Stephen McCarthy (singer/guitarist, the Long Ryders): Our manager kind of got that together. And he thought that it would be good exposure for the band – which certainly it was. I mean, as they say, a bad review is better than no review at all. [Laughs]

Which I don't necessarily agree with, but...[Laughs]

But yeah, we did get a lot of grief for that. And, you know, I think some of it was justified.

Really, here's the band that has sort of this, you know, some political leanings, and all that. And then you're accepting some money from corporate America. So, it was kind of a difficult thing to deal with.

We really got hit hard for that.

Greg Sowders: [The backlash] really surprised us. Because when we got hired to do that, we thought, "Well, hmm, okay. You're gonna pay us a ton of money." We were broke. Contrary to what people think, you don't make a lot of money unless...we were broke. We thought, "Well, let's see, we do drink beer, and a lot of it...[Laughs]

So it's not hypocritical: we're professional musicians, we get paid to play music, okay, that's what we're doin'. And if nothing else, maybe it'll put us out, and we, at that point it was like, "Look: we want to do this for a long time. We're getting tired of being cult heroes." You know, at some point you do like to take the message to a few more people.

And we didn't think it was a sellout. But like I said, like when the Dream Syndicate got their record deal, we all thought, "Oh, those guys sold out," well, this impacted on an even larger scale. Some of our peers and some of our "underground" fans thought we had betrayed them. People – when you're a band like the Long Ryders that really get out there night after night and slug it out in the trenches – people feel like they own you, like they have a piece of you. They're invested in you. And we had really hardcore fans that were really – they were alternative. It was underground, alternative, whatever you want to call it. It was a little bit more real back then. And people took it very personally. They felt that we had sold out. We didn't feel the same way, you know, in retrospect, maybe...

Steve Wynn (lead singer/guitarist, the Dream Syndicate): It's so funny. The '80s, which was so driven by money and overproduction and these completely blatant commercial attitudes about music, and [was] probably the worst decade ever for music, I'd say, since...well, decades I can't remember. But, it's weird that rock critics and underground people got so upset about that. Maybe they felt like that was just another example of everybody going for the money. But my way of seeing it at that time was: I would rather a band do a commercial, so they could pay their rent, and then have the freedom to make the music they want to make.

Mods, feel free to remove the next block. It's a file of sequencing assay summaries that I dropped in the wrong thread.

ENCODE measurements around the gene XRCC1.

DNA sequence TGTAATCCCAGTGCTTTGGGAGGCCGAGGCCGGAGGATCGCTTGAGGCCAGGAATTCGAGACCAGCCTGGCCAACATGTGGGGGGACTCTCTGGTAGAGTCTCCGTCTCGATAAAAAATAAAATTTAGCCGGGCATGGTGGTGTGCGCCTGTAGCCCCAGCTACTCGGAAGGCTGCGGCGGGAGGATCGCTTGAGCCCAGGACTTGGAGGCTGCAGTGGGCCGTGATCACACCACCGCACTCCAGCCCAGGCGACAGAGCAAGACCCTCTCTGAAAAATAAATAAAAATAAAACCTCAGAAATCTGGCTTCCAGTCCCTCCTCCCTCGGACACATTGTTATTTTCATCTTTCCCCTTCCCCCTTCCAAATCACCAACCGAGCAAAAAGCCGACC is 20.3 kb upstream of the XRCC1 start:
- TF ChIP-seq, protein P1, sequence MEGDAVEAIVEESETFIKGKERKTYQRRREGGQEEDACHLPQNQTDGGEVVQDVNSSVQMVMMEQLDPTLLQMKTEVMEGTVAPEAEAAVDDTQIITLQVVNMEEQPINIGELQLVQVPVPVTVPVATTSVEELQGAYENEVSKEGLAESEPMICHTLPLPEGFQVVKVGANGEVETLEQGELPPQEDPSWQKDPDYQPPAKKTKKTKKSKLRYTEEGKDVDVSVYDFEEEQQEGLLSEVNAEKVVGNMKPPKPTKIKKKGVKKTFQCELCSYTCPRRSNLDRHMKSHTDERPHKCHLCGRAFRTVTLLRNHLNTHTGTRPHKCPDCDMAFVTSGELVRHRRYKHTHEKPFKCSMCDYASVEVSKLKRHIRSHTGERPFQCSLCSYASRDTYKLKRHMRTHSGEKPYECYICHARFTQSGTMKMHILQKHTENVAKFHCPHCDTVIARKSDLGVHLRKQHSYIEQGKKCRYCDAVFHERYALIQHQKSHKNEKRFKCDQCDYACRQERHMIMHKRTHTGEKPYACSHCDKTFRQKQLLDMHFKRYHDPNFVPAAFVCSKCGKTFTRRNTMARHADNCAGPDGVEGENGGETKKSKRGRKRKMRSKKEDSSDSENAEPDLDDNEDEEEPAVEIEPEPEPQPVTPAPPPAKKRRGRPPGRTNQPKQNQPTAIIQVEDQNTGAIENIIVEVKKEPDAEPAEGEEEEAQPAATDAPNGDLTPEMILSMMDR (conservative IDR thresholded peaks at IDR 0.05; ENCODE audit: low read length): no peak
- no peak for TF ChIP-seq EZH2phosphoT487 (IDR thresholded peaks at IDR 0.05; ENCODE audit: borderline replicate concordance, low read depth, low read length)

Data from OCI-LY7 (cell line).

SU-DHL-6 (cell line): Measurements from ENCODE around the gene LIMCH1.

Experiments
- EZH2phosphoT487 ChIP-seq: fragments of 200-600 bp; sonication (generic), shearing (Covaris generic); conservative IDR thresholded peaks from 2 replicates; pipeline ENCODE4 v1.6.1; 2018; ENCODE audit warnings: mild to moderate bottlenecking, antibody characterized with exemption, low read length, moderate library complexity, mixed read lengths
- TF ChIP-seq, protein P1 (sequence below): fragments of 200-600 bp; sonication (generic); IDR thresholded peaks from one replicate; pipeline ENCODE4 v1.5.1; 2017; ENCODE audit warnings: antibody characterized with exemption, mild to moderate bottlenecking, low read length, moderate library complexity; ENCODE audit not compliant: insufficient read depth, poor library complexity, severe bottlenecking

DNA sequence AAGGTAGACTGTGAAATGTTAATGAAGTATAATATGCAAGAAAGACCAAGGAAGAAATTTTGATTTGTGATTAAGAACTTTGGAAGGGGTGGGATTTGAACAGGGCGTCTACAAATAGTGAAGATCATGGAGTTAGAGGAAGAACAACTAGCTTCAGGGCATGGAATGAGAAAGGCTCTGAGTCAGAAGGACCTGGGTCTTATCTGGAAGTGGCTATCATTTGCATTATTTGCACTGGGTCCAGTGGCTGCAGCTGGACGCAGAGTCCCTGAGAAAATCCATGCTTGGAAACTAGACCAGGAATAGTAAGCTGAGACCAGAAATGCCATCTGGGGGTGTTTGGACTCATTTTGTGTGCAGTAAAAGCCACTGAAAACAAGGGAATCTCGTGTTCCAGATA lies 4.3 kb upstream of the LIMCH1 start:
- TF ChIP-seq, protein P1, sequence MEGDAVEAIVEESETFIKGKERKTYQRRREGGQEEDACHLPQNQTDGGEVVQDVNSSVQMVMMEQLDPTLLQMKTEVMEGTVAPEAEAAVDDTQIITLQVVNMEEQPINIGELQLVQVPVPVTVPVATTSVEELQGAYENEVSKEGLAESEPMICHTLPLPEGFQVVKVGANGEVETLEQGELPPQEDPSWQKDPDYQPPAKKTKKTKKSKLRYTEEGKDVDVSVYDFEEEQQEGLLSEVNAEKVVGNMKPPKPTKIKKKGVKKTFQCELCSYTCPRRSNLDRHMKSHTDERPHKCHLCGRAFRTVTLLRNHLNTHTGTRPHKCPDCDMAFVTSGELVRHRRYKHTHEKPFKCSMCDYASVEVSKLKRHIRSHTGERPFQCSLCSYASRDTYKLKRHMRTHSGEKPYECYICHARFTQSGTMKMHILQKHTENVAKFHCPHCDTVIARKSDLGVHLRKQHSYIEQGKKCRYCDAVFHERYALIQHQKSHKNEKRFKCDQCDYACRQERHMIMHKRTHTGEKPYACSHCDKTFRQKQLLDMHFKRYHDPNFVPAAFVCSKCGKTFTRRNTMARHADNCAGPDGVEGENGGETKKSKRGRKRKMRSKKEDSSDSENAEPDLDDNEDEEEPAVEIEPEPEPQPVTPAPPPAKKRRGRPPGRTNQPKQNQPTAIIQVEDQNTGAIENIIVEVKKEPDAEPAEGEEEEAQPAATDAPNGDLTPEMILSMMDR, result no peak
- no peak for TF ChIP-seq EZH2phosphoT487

I just thought it was so obvious. I mean – most bands sell out by co-opting their music to please a record label. That's selling out. That's selling out, when you try to write a hit or write a single. You're selling out when you bring in a producer you don't want to work with, or when you make a record that you don't believe in because it's what the label wants. That's selling out.

Taking X amount of money so you all can pay the rent and go back to the record label and say, "We do it our way, or you're going to have to drop us." That's integrity.

Greg Sowders: Now, everybody sponsors everything. You know Van presents the Warped Tour. Punk rock bands have sponsorships. It's not what it used to be. But at the time, I think some of our fans felt betrayed. And, you know, we had been critic's darlings for quite a few years, it was time for them to turn on us.

Sid Griffin: And also, [when] it was out, we thought that, "Well, now, Middle America has heard of the Long Ryders, and [by] our next album, they'll at least know who we are." And, of course it didn't really work like that. 'Cos we were between a rock and a hard place: Middle America didn't quite accept the new album that came out later, Two-Fisted Tales, and our original audience left. They said, "Hey, you know, the Long Ryders aren't hip anymore. They work for the big American corporation."

Phast Phreddie Patterson (music writer/emcee/DJ): Well, it hit them hard because there was a lot of people involved in this business of music that are – I mean, you can't say anything except that they are two-faced hypocrites. I have strong feelings about this. It hit the Long Ryders and hit some other friends of mine, the Del Fuegos. They both did this thing...this sponsorship by Miller beer. And it ruined both their careers.

And I think there were two other bands who I can't remember that were involved in this promotion [the dB's and the Cruzados – Ed]. And, I remember seeing one of the commercials. I think I saw the Del Fuegos commercial. It was basically just them hanging out. You know, there wasn' wasn't like, "Oh, man, we're the Del Fuegos, you should drink this beer," tt was just them kind of hanging out. And it was kind of brought to you by Miller beer or something. And, it wasn't offensive at all. Now, suddenly Spin magazine writes this big article – "The Sell-out of Underground Rock" or something like that, I can't remember.

And it mentions this thing. And it completely – what it does, it says that these bands sold out, they sold their souls to Miller beer.